COLUMBIA, S.C. — The Latest on Hurricane Irma’s effects in South Carolina (all times local):

5:15 p.m.

Officials say power outages in South Carolina from Irma are now down to the thousands.

About 6,800 customers remained without electricity Thursday afternoon, with most of them being Duke Energy customers in the Upstate.

About 2,300 power outages remained in Oconee County, split between Duke Energy and the Electric Cooperatives of South Carolina.

At the peak of Irma’s winds and rains Monday, about 250,000 power outages were reported in South Carolina.


9:20 a.m.

Wildlife officials say as many as one third of the sea turtle nests in South Carolina might not have hatched before Irma struck the state.

Michelle Pate with the South Carolina Department of Natural Resources says many of the remaining nests may not be viable after the storm. Pate said there were more than 5,000 nests at the beginning of the season.

Kiawah Island biologist Jim Jordan said as many as 100 nests have been lost on the island near Charleston.

Terry Fansler with the Seabrook Island turtle team said there were only two of 70 nests that had not already hatched on the island.

Becky Greene with the Folly Beach Turtle Team said only eight of the 71 nests on the island had not hatched before Irma.


8:30 a.m.

Experts say as Irma struck along the north coast of South Carolina, the storm washed away more than a dozen sea turtle nests.

Myrtle Beach State Park ranger Ann Wilson said two bad things happen when a storm moves ashore. Wilson said either the markers are blown away and it’s impossible to find the nests, or in cases of wide-spread beach erosion, the nests could be washed away.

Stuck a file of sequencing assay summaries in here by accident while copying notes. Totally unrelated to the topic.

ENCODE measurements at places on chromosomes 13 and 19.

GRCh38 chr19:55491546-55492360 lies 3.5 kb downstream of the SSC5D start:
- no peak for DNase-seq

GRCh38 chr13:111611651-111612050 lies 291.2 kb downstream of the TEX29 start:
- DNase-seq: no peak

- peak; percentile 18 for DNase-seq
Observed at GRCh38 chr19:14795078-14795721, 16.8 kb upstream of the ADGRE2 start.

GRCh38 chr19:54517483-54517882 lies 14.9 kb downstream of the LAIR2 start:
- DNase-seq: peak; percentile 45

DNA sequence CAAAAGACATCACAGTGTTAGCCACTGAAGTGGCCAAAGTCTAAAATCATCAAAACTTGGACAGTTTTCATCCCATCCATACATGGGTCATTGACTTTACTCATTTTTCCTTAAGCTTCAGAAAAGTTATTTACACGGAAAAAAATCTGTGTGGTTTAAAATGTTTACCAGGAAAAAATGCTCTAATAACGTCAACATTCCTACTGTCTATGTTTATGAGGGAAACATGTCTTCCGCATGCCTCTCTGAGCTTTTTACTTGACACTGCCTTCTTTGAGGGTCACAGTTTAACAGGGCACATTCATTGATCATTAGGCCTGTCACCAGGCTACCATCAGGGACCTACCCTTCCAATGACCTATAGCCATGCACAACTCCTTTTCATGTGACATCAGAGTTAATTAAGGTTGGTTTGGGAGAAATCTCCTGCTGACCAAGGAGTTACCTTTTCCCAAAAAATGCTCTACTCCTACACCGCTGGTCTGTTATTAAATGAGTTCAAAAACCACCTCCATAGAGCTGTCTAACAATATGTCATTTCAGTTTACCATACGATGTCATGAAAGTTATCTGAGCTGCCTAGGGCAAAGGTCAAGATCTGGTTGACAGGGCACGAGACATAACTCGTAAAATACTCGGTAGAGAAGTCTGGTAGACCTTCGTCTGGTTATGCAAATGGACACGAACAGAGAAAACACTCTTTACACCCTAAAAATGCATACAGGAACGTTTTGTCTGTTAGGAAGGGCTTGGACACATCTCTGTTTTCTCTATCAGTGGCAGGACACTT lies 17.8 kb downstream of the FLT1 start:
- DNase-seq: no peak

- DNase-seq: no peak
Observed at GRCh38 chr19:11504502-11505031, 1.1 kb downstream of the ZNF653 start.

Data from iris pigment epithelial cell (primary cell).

Wilson said one nest was lost in Myrtle Beach but Pawleys Island lost four of its remaining six nests. She said Litchfield Beach lost six of its remaining seven nests.

Wilson said she’s waiting to see if eggs hatch at four nests in the park.

Irma’s storm surge hit at high tide in parts of the Grand Strand.


8 a.m.

Hurricane Irma brought more than storm surge and big waves to the South Carolina coast.

The storm also brought Coast Guard buoy number 8. The big red buoy washed ashore on Hilton Head Island on Monday.

Jacqueline Hayworth found the buoy Tuesday morning when she went out to survey the damage from the storm.

The Coast Guard said the buoy was at the mouth of Port Royal Sound before the storm. The storm with 60 mph (97 kph) winds moved the buoy about 8 miles (13 kilometers) to Hilton Head.

Lt. J.B. Zorn in Charleston said the Coast Guard will try to get the buoy black in place as soon as it figures out how to move the 13,000 pound (5900 kilograms) marine safety device.


7:30 a.m.

Utilities in South Carolina are making good progress in restoring electric service to those who lost power in the aftermath of Hurricane Irma.

Duke Energy reported the biggest problems Thursday morning with more than 9,000 customers without service. The biggest problems were in Oconee, Anderson and Pickens counties.

The Electric Cooperatives of South Carolina reported about 5,000 customers without service Thursday. The biggest problems were in Oconee and Charleston counties.

South Carolina Electric & Gas Co. reported about 1,700 customers without electricity. The major problems were in Beaufort and Richland counties.

Gov. Henry McMaster planned to head to Edisto Beach on Thursday to view damage from the storm. The governor had ordered the evacuation of barrier islands in southern South Carolina because of Irma. The evacuation order was lifted Tuesday.